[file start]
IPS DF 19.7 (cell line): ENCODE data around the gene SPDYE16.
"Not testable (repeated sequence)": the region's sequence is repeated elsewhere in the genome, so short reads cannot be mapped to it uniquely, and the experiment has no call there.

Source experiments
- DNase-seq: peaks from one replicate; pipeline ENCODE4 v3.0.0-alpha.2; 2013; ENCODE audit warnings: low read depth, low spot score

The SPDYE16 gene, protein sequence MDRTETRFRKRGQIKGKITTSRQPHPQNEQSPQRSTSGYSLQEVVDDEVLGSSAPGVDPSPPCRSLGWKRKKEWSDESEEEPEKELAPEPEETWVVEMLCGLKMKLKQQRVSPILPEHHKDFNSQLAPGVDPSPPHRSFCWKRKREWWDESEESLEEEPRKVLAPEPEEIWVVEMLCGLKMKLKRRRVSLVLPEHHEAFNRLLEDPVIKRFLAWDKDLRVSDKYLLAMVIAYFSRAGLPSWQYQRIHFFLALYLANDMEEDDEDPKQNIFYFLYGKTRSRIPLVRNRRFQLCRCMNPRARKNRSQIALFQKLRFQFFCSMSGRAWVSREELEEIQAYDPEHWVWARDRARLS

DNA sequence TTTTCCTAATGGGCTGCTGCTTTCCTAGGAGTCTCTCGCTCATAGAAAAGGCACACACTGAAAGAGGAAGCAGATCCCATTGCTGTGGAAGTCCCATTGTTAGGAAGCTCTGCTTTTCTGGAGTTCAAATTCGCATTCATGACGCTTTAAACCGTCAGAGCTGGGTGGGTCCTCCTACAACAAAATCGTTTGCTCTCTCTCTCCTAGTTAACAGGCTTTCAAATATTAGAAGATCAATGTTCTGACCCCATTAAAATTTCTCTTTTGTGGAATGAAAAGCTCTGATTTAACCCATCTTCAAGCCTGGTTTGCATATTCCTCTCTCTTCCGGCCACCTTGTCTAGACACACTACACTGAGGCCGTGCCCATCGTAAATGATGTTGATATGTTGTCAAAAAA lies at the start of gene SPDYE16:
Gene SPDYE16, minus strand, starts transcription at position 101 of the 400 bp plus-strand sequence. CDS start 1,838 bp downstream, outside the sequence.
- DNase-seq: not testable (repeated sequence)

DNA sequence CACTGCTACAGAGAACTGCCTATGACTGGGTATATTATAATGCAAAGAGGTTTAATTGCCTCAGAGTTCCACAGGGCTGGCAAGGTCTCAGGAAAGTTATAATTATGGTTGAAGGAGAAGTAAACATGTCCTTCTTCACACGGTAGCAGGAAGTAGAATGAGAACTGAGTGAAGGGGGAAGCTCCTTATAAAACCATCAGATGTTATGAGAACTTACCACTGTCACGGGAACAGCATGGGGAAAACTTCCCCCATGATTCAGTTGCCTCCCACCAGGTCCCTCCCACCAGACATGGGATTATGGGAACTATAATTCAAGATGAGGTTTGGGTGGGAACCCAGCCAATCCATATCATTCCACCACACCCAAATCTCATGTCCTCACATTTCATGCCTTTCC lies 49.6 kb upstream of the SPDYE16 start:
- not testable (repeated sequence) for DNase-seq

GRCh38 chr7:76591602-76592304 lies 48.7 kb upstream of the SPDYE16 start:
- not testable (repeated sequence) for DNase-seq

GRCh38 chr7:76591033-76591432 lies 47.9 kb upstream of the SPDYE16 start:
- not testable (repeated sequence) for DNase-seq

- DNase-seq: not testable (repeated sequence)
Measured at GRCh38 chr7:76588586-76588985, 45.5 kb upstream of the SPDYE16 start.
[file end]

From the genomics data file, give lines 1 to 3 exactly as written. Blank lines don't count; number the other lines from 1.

IPS DF 19.7 (cell line): ENCODE data around the gene SPDYE16.
"Not testable (repeated sequence)": the region's sequence is repeated elsewhere in the genome, so short reads cannot be mapped to it uniquely, and the experiment has no call there.

Source experiments